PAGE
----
Frequent Flyer Fanatics: Arthur Miller

Sally McMullen 25 October 2017 NEWS

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How to use your points to fly flat in business class on long-haul flights.

Arthur Miller is a serial points collector who belongs to more than 20 frequent flyer programs. We chatted with Arthur about his strategy for flying in business class for free and why he has started investing more in hotel rewards.

1. Which frequent flyer program(s) do you belong to?

I belong to pretty much every one I can sign up to. At last count I was a member of 21 programs. Initially I signed up to all the frequent flyer programs which were transfer partners to my credit card rewards program. AMEX, for example, offers redemption options with up to 12 airline and hotel partners, so I signed up to them upon approval of my card.

Admittedly, 21 programs might seem a little unnecessary. However, obscure airlines that you might never have even heard of can pay off big. For example, Alaskan Airlines routinely offers the ability to purchase points with a very substantial bonus. If purchased and redeemed properly, it could potentially save you thousands on your next business class flight with them and also its partners.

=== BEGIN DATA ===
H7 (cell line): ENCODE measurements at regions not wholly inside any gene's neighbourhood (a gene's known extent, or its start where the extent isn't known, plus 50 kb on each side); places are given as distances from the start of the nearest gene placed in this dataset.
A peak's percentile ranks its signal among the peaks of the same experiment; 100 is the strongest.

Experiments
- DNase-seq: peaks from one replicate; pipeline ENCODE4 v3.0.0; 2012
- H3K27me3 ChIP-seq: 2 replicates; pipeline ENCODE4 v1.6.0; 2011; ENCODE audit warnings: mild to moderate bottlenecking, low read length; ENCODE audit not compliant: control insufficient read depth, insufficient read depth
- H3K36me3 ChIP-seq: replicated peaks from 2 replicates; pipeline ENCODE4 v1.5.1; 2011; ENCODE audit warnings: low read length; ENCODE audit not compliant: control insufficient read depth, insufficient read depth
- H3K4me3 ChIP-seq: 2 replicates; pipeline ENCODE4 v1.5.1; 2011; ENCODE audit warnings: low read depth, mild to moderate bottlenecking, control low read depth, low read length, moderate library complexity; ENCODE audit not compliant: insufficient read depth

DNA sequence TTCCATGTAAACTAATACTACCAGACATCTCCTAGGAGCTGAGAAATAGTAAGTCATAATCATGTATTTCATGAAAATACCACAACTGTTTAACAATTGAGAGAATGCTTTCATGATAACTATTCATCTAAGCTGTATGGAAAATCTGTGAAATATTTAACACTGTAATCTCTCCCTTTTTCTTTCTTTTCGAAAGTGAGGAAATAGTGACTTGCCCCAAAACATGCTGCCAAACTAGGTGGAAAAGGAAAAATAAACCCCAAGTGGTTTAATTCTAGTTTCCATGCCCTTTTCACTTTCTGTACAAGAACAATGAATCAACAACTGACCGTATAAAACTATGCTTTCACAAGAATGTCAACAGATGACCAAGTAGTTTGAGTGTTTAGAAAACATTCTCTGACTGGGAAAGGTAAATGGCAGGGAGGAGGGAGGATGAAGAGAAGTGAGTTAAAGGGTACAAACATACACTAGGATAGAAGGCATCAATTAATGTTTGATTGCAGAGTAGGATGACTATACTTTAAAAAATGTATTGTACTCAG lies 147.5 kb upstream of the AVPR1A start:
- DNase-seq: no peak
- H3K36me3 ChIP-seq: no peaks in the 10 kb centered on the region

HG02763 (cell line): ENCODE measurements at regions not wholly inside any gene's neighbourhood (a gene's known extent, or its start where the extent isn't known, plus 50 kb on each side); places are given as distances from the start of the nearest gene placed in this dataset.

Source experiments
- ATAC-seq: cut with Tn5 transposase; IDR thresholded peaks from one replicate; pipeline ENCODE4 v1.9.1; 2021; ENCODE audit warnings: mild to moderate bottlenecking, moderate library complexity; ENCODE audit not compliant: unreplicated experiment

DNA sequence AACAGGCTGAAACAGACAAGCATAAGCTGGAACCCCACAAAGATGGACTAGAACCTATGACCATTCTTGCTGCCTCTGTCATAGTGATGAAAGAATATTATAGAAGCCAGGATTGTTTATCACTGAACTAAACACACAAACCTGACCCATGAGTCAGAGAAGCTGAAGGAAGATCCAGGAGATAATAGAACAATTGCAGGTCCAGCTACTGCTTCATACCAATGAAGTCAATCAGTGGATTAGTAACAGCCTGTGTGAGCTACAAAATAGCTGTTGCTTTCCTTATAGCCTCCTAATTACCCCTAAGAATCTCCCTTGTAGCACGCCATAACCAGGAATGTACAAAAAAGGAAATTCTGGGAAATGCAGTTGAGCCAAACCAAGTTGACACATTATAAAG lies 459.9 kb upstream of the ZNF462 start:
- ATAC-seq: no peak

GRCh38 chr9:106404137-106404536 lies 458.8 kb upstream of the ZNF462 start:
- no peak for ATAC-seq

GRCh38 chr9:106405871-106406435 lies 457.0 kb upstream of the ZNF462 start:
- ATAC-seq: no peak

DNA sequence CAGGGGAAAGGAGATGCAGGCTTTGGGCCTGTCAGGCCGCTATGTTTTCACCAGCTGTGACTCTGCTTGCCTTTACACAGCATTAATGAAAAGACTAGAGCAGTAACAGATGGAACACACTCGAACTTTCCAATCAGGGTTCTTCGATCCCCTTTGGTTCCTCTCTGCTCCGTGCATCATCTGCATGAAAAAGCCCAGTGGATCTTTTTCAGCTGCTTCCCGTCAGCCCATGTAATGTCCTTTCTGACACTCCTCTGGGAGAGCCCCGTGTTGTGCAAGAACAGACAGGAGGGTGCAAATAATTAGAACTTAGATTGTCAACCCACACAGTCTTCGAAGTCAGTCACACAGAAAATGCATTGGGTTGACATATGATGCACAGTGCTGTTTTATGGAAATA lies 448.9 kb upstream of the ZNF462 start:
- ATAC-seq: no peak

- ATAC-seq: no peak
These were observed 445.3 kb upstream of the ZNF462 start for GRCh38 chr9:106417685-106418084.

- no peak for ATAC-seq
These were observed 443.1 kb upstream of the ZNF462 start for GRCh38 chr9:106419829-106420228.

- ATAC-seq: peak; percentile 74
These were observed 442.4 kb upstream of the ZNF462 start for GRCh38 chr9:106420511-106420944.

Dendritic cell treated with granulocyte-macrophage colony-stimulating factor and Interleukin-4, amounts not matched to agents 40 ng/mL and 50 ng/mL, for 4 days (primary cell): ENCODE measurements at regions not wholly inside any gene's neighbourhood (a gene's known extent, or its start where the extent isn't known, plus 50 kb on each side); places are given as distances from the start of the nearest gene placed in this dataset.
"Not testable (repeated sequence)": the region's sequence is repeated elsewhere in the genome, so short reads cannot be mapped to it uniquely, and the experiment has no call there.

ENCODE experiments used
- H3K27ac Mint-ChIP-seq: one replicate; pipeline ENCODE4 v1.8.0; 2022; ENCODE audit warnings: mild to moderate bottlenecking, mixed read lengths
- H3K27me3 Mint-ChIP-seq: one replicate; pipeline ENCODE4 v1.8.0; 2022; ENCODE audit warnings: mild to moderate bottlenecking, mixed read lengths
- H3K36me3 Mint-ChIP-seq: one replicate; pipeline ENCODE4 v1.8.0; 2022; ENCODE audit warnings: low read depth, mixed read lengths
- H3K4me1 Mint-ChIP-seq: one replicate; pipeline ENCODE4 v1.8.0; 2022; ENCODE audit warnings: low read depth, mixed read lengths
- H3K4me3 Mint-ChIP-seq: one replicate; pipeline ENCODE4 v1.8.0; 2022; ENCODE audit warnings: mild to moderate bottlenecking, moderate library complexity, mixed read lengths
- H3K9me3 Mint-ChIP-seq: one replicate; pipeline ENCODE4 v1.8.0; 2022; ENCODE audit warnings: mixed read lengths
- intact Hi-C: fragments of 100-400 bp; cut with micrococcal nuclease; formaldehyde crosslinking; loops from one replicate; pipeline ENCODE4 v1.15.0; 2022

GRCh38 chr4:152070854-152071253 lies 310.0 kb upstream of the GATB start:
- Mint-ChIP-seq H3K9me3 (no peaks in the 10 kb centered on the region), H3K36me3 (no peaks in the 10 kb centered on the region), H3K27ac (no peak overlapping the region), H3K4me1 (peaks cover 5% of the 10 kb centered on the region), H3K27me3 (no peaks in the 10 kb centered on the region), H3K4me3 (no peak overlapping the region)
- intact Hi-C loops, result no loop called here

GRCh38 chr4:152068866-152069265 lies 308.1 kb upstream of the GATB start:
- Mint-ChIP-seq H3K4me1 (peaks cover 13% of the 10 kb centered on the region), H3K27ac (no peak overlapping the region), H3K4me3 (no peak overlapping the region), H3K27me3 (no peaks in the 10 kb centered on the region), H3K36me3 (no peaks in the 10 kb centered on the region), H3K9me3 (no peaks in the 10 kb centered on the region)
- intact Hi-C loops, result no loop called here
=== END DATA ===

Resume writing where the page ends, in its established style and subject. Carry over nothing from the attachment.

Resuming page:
2. When did you first become a frequent flyer?

I was very fortunate to have the opportunity to start travelling at a very young age. My parents were expatriates living in both the Middle East and Europe, so travel from there to Australia was commonplace every summer. I was lucky enough to make some of these trips in business class.

I would say that the stage where I became what could be defined a frequent flyer was around 1998. We were flying an Ansett 747 from Hong Kong. We were lucky enough to be in the business/first class cabin and I can remember being so excited that I couldn’t sleep on the night flight. I was given the full tour from the amazing cabin crew and watched about four movies on the personal TV player, which at the time was cutting edge. Then, to top it off, I was invited to sit in the cockpit for the landing into Sydney Airport. This was a truly memorable experience and made me love everything about flying.

3. What's your current points goal?